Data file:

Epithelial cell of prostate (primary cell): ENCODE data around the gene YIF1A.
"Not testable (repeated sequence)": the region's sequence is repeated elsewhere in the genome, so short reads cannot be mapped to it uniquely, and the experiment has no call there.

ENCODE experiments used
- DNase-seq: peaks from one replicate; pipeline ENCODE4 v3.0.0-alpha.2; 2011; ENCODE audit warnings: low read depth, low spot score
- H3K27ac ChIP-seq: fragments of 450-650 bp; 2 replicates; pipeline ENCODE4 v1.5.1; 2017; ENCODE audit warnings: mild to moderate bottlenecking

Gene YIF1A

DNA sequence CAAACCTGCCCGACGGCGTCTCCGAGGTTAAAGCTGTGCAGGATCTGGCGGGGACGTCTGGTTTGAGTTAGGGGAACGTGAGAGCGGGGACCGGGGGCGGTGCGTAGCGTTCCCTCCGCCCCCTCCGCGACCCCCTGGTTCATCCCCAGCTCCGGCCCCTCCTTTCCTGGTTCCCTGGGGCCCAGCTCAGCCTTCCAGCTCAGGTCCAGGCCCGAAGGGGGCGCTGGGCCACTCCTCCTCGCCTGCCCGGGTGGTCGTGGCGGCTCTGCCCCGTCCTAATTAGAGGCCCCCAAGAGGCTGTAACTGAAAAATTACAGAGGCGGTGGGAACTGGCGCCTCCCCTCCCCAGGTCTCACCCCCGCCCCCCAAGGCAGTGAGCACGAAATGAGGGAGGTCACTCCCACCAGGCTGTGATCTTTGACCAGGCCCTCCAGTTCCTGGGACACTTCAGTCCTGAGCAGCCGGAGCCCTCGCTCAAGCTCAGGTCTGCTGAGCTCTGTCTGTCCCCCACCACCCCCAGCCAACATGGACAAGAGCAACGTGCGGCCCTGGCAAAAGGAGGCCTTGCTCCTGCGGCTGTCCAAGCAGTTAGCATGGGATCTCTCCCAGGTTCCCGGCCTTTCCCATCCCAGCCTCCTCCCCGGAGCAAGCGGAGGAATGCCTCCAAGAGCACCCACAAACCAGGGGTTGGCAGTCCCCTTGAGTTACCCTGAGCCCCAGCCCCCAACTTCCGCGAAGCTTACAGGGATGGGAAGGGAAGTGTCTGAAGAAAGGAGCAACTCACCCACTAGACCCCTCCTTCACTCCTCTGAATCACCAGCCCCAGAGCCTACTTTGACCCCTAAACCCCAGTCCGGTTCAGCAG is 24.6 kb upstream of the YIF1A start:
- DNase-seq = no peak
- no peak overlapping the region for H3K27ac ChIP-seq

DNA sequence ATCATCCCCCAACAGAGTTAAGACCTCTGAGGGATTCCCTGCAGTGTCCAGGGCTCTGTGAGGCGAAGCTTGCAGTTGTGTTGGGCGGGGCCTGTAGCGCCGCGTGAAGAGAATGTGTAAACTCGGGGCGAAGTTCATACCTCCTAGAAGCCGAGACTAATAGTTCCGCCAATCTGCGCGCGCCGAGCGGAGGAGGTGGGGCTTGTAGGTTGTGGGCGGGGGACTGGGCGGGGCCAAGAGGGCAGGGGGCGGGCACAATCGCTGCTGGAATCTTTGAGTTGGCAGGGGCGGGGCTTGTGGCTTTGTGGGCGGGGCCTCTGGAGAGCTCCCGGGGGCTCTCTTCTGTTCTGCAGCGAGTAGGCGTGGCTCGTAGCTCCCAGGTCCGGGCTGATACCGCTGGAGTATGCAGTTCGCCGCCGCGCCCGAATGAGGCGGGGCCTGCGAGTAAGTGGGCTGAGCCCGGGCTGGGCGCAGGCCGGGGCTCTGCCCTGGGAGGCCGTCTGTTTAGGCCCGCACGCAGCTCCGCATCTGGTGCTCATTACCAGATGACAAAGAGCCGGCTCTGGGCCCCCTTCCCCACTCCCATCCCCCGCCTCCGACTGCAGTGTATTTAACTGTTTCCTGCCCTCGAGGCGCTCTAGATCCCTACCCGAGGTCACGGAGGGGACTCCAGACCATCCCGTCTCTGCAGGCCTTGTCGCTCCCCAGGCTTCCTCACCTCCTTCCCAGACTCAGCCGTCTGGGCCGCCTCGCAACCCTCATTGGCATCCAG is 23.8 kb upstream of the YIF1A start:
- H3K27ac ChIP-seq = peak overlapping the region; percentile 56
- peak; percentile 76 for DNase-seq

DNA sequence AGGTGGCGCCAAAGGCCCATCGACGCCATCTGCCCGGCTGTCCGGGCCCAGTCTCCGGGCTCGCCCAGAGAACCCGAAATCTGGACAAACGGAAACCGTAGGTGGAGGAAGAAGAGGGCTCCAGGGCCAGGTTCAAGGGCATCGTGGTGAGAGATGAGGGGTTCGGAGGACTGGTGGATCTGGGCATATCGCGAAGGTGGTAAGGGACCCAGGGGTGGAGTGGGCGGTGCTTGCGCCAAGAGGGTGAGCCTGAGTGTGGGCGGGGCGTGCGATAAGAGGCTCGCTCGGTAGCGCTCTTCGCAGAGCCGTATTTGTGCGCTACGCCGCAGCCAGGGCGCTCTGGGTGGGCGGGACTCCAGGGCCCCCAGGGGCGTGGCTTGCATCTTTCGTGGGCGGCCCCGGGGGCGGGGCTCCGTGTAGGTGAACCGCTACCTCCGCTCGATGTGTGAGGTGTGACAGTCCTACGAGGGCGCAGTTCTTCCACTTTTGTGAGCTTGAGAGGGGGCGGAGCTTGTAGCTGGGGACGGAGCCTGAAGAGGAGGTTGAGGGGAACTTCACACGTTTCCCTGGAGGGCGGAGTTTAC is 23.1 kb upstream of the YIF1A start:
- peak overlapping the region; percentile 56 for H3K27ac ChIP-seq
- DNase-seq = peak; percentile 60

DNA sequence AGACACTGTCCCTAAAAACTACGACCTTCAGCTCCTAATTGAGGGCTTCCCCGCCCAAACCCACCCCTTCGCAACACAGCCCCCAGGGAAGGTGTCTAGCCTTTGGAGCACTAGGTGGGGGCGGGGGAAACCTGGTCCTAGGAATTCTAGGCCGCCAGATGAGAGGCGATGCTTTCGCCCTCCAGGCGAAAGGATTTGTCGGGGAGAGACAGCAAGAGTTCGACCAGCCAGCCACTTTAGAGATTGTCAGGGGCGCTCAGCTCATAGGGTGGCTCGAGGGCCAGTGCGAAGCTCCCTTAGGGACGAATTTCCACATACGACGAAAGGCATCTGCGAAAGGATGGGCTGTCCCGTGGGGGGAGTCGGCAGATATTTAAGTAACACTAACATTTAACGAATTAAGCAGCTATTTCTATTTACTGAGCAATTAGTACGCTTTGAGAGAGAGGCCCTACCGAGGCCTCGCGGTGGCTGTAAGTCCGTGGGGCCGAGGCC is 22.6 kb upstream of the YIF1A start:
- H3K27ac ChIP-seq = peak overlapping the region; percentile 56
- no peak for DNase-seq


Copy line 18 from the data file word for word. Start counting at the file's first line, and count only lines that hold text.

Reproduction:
- no peak for DNase-seq